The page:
• If you are unfit for work then yes your employer can end your employment and won't continue to pay sick leave after a certain period of time. They have rights as an employer but also responsibilities to you. It is very important that you get some expert advice from CAB or similar if your union rep is fairly inexperienced.

    You don't mention your age. It is possible that your employer may add some years to your pension and you may be able to take early retirement on health grounds. Due to my health and a lengthy period of sick leave I was "pensioned off" by my employers following an occupational health medical at the age of 56. It was a shock at the time, being told that I was unfit to work in my long standing occupation. However I have not looked back, my health improved without the stress or a full time job and financially I have been able to manage. I have considered taking on a bit of part time work in a less demanding job but when I realised how my health improved without work and that I could manage on a reduced income I now spend time following my interests and hobbies and I have no regrets. Your NHS pension website may have lots of information about early retirement on health grounds that you can look at.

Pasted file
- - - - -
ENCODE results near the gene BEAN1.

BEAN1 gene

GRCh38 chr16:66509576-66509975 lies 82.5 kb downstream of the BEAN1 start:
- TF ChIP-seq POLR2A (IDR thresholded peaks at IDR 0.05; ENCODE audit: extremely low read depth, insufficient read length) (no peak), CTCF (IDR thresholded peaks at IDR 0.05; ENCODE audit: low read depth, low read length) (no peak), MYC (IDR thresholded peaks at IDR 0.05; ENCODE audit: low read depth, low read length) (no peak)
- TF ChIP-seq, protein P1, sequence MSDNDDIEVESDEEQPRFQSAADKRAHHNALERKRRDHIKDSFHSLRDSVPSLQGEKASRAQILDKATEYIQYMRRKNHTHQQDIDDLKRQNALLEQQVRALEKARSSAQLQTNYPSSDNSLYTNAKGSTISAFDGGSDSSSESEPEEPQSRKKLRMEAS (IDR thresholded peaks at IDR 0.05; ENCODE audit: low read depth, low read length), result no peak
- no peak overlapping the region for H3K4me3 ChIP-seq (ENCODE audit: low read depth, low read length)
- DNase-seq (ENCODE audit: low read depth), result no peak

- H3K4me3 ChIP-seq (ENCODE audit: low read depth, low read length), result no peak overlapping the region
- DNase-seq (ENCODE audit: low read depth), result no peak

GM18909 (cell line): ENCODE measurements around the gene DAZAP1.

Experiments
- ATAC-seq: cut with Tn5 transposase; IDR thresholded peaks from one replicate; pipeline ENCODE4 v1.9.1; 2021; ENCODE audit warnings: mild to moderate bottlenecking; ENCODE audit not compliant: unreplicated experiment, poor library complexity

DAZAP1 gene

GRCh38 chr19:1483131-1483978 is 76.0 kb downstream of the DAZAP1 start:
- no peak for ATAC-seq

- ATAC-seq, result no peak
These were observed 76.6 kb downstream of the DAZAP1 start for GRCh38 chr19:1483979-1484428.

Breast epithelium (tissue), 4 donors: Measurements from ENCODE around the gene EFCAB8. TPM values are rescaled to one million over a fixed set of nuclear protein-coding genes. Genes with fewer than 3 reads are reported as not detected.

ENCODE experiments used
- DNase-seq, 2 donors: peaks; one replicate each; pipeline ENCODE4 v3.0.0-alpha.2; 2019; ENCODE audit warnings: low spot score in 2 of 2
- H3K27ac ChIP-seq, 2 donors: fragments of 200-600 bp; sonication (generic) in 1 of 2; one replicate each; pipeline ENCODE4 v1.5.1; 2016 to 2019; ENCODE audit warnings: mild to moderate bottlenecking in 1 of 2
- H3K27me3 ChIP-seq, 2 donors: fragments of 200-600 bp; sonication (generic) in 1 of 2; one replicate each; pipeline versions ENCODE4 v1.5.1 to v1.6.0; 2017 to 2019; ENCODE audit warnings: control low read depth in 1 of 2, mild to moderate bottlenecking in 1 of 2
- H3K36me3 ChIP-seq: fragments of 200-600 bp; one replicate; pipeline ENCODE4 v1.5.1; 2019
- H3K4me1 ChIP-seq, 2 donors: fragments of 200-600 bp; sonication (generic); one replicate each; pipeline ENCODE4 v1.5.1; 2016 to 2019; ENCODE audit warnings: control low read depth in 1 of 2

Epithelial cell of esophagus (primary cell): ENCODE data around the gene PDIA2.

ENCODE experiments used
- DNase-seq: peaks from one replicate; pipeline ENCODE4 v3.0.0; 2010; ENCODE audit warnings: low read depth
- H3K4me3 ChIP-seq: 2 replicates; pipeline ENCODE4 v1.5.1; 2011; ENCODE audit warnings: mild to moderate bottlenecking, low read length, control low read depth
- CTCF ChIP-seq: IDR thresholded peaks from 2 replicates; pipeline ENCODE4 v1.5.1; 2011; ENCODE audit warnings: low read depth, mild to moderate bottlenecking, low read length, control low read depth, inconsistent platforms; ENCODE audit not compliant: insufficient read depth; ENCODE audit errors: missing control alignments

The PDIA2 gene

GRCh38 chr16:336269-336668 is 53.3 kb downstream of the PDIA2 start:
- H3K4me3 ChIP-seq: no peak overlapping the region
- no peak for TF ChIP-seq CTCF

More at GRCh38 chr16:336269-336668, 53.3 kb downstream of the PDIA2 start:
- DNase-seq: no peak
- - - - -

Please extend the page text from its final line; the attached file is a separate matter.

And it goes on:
If you are younger then there may be jobs within the NHS that would be suitable for someone with your health problems or you may manage work on a part time basis. It sounds like your employers are now beginning to look at your situation a bit more sympathetically. Please get that independent advice and also don't be afraid of asking your union rep to find out from someone who has more information at union head office what your employer can can't legally do and what your possible options are. Even give them a phone yourself. Bear in mind that if an independent occupation health assessment states that you are unfit to do that job then trying to continue doing it may put your health at further serious risk.